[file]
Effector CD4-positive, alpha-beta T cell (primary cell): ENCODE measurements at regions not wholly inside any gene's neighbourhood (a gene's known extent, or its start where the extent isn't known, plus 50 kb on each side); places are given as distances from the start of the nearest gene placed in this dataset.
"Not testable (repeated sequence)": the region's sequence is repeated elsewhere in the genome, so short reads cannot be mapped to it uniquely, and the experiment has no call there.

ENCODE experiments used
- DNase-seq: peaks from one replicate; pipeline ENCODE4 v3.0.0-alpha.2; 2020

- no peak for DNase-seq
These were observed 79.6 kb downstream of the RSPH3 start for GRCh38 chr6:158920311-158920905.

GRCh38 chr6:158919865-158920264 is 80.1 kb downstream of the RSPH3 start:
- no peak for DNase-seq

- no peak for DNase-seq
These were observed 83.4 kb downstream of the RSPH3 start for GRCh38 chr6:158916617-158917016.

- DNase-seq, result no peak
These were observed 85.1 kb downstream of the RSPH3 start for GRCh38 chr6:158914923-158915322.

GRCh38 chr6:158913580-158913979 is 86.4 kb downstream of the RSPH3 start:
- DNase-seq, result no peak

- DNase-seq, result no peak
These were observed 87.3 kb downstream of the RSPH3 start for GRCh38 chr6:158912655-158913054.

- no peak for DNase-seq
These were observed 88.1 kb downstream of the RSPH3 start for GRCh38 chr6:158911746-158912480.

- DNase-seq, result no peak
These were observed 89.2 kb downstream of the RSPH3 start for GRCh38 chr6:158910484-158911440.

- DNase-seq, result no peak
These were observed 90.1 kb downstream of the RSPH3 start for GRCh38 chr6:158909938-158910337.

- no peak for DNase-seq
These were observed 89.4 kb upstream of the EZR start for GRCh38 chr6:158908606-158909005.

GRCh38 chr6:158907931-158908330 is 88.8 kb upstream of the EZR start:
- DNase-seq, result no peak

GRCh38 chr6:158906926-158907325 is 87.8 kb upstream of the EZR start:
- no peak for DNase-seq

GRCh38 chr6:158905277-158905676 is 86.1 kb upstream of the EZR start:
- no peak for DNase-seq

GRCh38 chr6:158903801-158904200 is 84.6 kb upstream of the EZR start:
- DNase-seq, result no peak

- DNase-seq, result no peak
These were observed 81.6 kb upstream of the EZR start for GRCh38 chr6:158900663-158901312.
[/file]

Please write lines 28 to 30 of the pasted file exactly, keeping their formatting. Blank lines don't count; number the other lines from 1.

- no peak for DNase-seq

GRCh38 chr6:158905277-158905676 is 86.1 kb upstream of the EZR start:
- no peak for DNase-seq